As the number of R&D projects started by biotech companies and academic institutions increases, biotech is proving itself to be a vital part of medicine. So what’s holding startups back?
Funding trouble is one of the primary reasons the development of a biological fails. Clinical trials are astronomically expensive, running up to $10M for early IND and Phase I stages, $40M in Phase II and at least $80M in Phase III. Beyond a large cash pile, a biotech startup also needs to stake out intellectual property to protect its ideas and the business it wants to build on top of them.
Merck understands that these are significant challenges that stand in the way of many effective and valuable drugs arriving on the market, so Ruta Waghmare spearheaded the Emerging Biotech Initiative to help more young biotechs make the leap. She has since recruited many more people across the organization to foster relationships with biotechs and thereby drive innovation.
“Drug development is a long journey and really costly and complex,” Waghmare remarks. “Small companies have limited manpower and funds; we want to support them with financial and scientific resources to smooth the road to success for emerging biotechs.”
Mark Rogers, Associate Director of the Initiative’s Europe division, adds, “Merck’s 2016 Emerging Biotech Grant revealed many great Biotech SME’s across Europe, particularly those in the novel therapies space. Ultimately, it helped us as a company to understand further the needs of these companies and how we can continue to support them and their therapies to get to the next clinical phase of the journey.”
The centerpiece of the Initiative are grants of up to €100K in products and services as part of a comprehensive program to give upstart biotechs the financial and research support they need to succeed. Hamburg-based GeneQuine, which is developing a novel gene therapy platform with a lead development program in osteoarthritis, the most common joint disorder worldwide, recently won the top grant of €100K in products and services.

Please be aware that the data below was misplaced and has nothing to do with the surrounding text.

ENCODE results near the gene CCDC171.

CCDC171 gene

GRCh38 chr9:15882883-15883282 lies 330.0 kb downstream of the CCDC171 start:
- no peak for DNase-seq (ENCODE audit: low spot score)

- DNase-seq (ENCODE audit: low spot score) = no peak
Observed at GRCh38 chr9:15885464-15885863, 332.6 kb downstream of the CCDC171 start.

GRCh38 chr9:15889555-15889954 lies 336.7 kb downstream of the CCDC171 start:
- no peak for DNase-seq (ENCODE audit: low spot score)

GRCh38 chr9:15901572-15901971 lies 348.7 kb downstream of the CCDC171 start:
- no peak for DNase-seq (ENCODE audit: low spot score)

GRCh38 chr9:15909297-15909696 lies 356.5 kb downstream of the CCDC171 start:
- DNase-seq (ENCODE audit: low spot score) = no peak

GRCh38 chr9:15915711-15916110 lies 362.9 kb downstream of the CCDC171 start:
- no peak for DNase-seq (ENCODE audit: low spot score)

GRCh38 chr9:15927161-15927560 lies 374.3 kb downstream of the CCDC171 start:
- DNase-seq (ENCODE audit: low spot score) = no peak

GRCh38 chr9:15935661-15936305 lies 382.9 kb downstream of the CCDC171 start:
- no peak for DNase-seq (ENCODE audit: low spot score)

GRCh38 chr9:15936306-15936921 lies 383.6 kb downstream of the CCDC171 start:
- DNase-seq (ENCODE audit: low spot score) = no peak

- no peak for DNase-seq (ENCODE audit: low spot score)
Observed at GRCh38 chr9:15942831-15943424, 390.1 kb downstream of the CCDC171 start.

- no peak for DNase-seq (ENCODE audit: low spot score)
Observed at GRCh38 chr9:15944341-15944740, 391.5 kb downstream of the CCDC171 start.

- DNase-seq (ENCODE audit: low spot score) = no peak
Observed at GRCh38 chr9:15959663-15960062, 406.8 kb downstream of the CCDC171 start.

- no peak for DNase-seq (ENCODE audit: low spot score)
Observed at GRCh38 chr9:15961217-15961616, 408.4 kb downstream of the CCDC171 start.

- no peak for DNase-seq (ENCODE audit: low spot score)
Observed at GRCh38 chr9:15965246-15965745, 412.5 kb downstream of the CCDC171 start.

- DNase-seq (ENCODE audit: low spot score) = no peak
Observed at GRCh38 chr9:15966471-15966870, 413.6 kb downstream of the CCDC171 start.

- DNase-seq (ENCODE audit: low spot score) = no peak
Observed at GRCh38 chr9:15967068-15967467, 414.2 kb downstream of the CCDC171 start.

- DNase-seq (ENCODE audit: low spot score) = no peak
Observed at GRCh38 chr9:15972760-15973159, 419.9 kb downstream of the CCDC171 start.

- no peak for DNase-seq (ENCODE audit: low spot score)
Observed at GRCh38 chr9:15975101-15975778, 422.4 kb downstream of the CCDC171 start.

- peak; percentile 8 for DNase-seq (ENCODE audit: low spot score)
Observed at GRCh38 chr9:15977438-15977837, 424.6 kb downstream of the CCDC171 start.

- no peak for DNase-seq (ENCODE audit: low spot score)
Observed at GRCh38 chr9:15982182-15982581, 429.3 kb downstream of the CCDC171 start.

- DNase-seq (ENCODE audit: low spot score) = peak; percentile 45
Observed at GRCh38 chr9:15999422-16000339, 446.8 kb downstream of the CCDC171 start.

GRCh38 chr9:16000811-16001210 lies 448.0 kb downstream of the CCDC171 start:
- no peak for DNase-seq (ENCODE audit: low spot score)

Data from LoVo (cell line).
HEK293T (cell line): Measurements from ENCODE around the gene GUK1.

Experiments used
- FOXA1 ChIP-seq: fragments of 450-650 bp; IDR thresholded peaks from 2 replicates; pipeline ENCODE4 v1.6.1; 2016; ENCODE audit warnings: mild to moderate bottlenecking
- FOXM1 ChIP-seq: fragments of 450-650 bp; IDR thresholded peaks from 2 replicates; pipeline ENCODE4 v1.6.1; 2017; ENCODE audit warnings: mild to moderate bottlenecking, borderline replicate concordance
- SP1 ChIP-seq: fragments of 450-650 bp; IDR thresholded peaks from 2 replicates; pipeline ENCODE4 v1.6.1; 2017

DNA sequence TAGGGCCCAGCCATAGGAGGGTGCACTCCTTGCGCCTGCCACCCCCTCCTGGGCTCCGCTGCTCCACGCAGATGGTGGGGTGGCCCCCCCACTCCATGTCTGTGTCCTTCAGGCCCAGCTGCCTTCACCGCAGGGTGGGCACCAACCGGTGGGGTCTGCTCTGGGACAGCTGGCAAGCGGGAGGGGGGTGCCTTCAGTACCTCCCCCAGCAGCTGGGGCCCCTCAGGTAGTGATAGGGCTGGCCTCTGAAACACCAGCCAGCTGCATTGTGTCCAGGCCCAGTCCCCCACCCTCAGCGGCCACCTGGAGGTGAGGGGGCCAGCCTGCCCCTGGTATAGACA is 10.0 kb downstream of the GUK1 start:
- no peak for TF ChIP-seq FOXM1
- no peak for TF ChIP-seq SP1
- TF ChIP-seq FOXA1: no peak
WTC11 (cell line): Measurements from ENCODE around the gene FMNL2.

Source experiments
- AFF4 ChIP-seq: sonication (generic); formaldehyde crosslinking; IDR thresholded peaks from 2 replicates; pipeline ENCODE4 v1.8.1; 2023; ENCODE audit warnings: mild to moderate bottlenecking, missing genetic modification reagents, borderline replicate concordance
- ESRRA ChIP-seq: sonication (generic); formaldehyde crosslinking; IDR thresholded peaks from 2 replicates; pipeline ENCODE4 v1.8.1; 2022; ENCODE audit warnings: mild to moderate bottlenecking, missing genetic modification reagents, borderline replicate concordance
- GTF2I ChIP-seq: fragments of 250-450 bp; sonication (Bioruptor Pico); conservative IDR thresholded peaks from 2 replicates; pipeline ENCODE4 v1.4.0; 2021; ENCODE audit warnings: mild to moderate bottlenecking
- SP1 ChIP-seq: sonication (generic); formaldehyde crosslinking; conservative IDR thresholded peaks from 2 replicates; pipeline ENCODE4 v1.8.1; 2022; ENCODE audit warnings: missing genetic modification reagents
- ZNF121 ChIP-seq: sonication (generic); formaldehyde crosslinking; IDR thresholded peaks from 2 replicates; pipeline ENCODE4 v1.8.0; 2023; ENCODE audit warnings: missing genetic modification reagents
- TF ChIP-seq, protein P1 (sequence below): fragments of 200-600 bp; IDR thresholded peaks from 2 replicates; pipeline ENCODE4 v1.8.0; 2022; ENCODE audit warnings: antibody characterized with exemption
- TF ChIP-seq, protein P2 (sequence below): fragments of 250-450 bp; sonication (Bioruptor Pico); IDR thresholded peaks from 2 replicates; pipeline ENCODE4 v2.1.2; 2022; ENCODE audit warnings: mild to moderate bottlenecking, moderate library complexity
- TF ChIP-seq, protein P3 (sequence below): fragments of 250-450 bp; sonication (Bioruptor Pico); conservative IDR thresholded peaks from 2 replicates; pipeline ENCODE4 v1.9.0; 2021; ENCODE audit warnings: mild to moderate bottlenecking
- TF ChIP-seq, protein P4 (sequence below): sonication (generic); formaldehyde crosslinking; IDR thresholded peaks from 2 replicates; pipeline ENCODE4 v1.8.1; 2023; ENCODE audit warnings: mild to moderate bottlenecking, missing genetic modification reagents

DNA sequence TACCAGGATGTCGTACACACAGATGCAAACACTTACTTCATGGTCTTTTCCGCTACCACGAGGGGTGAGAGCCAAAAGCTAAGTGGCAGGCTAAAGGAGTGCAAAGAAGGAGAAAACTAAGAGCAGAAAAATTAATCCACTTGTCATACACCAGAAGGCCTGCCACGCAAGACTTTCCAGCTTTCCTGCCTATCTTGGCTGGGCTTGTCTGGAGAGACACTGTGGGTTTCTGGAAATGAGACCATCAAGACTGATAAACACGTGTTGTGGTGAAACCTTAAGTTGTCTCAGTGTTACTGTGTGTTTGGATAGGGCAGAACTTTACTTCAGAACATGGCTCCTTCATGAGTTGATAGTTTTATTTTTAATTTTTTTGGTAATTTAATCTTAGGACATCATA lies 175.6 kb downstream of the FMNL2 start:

“Merck wants to support us in any way possible,” says CEO and co-founder Kilian Guse. “They say, if our company has an idea of how the organization could support us, then Merck will do its best to make it happen.”
“This program is so much more valuable than others,” he continues. “Merck’s broad reach across many fields makes it an excellent source of advice and services. If there’s anyone in the organization who we want to approach, then Merck will make the introduction. They put us in touch with financial companies like Merck Ventures, the strategic venture capital fund of Merck, and relevant services and expertise, like BioReliance®.”
BioReliance® services include biosafety testing, toxicology services, and biomanufacturing services. GeneQuine aims to contract BioReliance® services, and it could be covered through the Emerging Biotech grant.
Winners profit not only from the research support but also from the accompanying publicity. “Our application was evaluated by several experts within Merck which will give GeneQuine visibility and credibility,” Guse told us. “Moreover, Merck is an internationally respected company, so it is great media for us that the organization judged our company to be the winner.”
By strategically partnering with a large pharma like Merck, biotech companies can decrease the risk of developing a therapy and capture more of the potential revenue. It’s also a win for pharma, as Merck unlocks potential blockbusters and expands its portfolio.
The European biotech scene is vibrant and rapidly growing, and we look forward to expanding our partnerships in this market via the Emerging Biotech Initiative.” Mark Rogers, Associate Director of Merck’s Emerging Biotech Initiative, Europe
The entire healthcare industry and the world it serves stand to benefit from Merck’s partnership model. Accordingly, these partnerships between biotech and Merck will be the focus at the company’s Life Science Executive Summit in January.
Merck seized another opportunity to foster entrepreneurial spirit by becoming one of the head sponsors of our conference, Refresh, last month, making the Startup Battle possible. Rogers adds, “We greatly appreciate the support and partnership from the fantastic team at Labiotech for helping us with our grant program and our wider initiative.”
In fact, it was at the first edition of Refresh that GeneQuine and Merck were acquainted! As GeneQuine is already demonstrating, biotech startups can benefit immeasurably with the guidance of a company like Merck to develop drugs much more effectively.
Images from Mediaphotos / shutterstock.com ; Figures from EMD Millipore Whitepaper